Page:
- Cape student sues, accuses school officials of slamming her to ground multiple times (04/28/16)48
- Neelys Landing man shot, killed by highway patrol trooper after traffic stop (05/01/16)43
- Bob Evans restaurant in Cape Girardeau among chain's 21 closings (04/26/16)9
- Missouri House votes to allow concealed weapons without permits (04/28/16)8
- Police report filed, but no charges in incident at Cape Central (04/29/16)40
- 2016 All-Missourian Boys Basketball (04/29/16)
- Statement: Man says copsí good work drove him to grow his own marijuana (05/01/16)1
- Two hurt in motorcycle wreck on Interstate 55 (04/25/16)1
- Senator introduces bill for I-57 that would connect Sikeston with Little Rock (04/28/16)4
- River Ridge Winery changes hands (05/02/16)
Around the bend: Cape to Memphis, Part II
Note: Dave Hardesty continues a day-by-day account of his Mississippi River kayaking trip, an adventure shared with his friend Danny Rees.
Day two: Sunday, Sept. 23, 2007
We made camp across the river from Hickman, Ky., at mile 921.5. Paddled 39 miles today with a strong headwind from 10 a.m. on. As planned, we made it to Columbus, Ky., for lunch after meeting the Delta Queen on her way north just below Wycliff, Ky.
At the Columbus boat ramp, we met Jim Kerr, a local man who was doing some river watching that morning. He offered us a ride up the mile-long hill to town. On the way to the cafe, he gave us a tour of Columbus, starting with the old hotel building for sale that overlooks a bend in the river. What a view! Next he took us to see Columbus-Belmont State Park, where a section of hand-forged chain that was used to block the river during the Civil War is on display. A cemetery next to the park dates back to the early 1800s and is the resting place of many of Jim's ancestor's. His family has been in the Columbus area since 1820 and he still owns the family farm. Being a history buff myself, I was glad we had Jim for our guide. After the tour, he dropped us off at the only cafe in town and offered to help us out any way he could while we were there. Aren't small towns great?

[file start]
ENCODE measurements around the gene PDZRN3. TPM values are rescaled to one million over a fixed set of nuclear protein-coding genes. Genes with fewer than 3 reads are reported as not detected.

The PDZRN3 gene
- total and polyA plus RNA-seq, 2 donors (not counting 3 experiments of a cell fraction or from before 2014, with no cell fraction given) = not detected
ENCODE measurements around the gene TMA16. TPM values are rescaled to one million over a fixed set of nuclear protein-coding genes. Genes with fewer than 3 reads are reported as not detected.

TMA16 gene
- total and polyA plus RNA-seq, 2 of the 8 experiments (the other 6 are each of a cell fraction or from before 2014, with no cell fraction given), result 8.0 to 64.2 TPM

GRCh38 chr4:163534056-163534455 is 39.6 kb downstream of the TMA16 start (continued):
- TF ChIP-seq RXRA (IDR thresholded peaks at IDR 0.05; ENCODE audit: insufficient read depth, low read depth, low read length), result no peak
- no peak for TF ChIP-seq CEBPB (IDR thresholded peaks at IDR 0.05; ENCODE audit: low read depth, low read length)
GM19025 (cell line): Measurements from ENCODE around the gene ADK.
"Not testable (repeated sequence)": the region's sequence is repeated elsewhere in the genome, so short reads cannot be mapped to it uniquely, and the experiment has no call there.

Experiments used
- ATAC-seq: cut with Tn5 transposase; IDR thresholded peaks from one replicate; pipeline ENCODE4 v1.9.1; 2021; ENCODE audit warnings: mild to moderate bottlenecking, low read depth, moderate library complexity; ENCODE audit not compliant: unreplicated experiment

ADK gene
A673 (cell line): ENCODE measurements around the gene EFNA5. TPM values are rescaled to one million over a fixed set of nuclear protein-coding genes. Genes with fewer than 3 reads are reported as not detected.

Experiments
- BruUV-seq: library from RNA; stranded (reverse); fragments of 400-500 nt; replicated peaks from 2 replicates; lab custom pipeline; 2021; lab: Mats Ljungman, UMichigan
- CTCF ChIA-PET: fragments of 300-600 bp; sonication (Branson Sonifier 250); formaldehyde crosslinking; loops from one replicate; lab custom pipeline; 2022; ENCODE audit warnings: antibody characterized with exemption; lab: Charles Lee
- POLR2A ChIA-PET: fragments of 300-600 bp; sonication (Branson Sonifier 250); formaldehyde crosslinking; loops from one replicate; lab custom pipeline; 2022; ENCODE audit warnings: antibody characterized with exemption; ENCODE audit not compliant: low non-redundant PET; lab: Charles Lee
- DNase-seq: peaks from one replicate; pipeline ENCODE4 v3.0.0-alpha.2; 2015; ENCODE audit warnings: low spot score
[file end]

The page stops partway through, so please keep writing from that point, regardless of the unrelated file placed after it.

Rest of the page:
At the cafe, Danny and I chowed down on cheeseburgers and tater wedges. I washed mine down with a whole pitcher of lemonade. Paddling is thirsty work!
A man at the table next to ours had pointed us out to the locals as river rats when we walked in. He said he knew by our clothes and the fact that we were on foot. He was probably too polite to mention the most obvious clue, the distinct odor of our "Old Man River" cologne. His name was Jim Dyhouse. He was dressed much like we were, baggy cargo shorts, sun worn shirt, beat up straw hat and sandals. With tanned weathered face and shaggy white hair, he looked to be somewhere between 60 and 80 years young. Like us, he was also a river rat. We had seen his canoe near where we had tied up our kayaks. It was surrounded by several large plastic storage tubs and assorted camping gear. Jim told us he was on his seventh (he thinks) solo trip down the Mississippi! He has also done the Ohio and the Missouri along with several smaller rivers. I think he said he was from Minnesota. When his wife died several years ago, he started canoeing the big rivers solo and is on his fifth canoe now. He takes his time, no rush, stops for a while (a few hours, or days) when he needs to rest or finds something or someone interesting along the way. That is the way to make this trip, but Danny and I both have a few more obligations than Jim, namely wives who expect us to be in Memphis by next Saturday. He shared a few river stories with us and he and I compared memories of the beauty of the upper Mississippi River. He was going to spend another night camped near the Columbus boat ramp before moving on.